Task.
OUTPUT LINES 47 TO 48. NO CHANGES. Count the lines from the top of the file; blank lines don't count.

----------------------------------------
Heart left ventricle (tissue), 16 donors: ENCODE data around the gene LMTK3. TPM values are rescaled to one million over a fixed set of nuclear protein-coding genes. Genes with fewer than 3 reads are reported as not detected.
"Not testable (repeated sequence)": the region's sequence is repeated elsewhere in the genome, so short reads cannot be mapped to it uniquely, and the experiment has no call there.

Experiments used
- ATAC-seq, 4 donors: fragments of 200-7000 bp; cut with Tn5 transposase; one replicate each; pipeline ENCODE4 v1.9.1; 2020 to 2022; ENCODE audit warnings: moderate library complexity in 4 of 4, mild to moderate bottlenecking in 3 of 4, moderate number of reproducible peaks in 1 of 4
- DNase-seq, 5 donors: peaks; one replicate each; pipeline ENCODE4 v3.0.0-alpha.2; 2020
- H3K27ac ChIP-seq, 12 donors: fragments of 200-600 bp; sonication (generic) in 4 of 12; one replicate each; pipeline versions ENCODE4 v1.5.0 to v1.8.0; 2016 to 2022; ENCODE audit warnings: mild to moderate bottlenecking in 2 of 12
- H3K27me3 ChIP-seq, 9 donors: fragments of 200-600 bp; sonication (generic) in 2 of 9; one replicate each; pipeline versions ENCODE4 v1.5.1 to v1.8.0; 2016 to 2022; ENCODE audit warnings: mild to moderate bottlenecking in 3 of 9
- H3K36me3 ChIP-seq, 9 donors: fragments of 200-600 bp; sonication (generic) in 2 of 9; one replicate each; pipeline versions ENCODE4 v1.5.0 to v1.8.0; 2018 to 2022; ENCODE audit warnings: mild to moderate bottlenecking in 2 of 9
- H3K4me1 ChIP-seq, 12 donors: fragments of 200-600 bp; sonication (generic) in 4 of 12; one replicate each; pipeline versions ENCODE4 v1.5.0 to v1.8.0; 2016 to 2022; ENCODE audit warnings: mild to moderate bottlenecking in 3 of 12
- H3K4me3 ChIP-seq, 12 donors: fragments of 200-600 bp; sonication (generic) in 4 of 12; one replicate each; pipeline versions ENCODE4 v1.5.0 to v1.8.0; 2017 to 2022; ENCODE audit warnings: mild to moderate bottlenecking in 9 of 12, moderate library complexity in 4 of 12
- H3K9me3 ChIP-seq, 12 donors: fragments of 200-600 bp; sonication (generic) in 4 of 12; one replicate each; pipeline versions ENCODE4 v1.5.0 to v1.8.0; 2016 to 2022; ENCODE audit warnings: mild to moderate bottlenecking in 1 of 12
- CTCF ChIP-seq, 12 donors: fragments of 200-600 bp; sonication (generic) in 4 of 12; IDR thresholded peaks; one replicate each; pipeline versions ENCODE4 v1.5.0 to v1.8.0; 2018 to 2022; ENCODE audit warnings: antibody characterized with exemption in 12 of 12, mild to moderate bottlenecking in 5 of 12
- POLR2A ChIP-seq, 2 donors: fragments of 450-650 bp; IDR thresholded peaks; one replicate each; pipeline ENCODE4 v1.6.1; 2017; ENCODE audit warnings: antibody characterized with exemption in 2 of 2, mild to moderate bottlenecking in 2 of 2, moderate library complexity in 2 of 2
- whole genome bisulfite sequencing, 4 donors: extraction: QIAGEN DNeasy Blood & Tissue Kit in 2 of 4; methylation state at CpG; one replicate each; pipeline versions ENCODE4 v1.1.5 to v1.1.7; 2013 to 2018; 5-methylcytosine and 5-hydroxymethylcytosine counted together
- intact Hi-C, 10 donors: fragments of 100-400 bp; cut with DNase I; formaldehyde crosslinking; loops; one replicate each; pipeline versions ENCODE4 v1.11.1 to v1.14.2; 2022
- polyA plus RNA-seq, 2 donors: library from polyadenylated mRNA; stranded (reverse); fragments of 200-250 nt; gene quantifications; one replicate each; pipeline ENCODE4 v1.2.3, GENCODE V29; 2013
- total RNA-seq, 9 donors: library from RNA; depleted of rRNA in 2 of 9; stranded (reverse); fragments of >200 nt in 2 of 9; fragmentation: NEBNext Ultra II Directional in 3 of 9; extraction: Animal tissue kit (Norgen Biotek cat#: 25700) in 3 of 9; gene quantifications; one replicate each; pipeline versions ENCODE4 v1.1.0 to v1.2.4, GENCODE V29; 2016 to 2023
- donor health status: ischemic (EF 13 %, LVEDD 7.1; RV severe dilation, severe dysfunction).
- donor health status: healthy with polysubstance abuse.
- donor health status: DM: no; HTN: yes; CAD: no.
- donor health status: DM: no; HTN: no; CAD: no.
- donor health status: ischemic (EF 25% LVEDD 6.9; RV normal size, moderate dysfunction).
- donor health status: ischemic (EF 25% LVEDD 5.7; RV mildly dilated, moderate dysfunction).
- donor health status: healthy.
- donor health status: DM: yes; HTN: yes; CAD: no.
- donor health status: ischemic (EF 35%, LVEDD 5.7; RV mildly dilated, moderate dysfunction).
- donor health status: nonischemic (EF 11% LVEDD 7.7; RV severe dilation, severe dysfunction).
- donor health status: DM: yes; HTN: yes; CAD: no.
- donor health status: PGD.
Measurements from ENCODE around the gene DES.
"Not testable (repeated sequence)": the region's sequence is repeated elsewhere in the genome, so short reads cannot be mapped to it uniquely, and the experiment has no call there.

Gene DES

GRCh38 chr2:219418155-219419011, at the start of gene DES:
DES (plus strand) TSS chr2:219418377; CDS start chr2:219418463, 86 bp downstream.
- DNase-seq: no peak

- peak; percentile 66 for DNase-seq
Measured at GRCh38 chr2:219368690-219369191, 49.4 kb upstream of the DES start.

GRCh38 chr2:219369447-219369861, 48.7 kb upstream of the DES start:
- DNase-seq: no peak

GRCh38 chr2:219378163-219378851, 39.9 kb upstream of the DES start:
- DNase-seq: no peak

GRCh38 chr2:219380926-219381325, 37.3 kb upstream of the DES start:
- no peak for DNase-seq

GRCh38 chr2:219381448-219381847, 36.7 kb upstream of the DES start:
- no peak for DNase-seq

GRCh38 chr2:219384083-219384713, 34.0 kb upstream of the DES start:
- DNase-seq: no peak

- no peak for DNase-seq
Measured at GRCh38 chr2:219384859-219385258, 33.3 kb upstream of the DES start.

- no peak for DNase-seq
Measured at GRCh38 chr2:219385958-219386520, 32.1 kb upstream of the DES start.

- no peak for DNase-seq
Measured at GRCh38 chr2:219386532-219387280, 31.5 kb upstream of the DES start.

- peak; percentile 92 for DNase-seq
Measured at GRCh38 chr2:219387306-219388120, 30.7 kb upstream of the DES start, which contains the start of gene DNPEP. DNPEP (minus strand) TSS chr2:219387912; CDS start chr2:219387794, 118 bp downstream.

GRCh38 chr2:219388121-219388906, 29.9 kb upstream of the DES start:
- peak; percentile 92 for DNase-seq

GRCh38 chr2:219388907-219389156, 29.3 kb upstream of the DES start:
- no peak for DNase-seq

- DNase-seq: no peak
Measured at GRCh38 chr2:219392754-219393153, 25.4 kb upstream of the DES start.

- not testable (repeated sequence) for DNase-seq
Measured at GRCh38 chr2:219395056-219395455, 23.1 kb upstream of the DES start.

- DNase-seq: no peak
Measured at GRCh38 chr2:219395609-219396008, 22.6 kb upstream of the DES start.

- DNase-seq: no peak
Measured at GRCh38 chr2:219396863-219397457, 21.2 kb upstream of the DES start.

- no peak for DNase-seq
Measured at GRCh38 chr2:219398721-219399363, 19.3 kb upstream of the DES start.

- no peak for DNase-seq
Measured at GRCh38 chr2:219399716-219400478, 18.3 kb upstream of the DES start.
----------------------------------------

- DNase-seq: no peak

- no peak for DNase-seq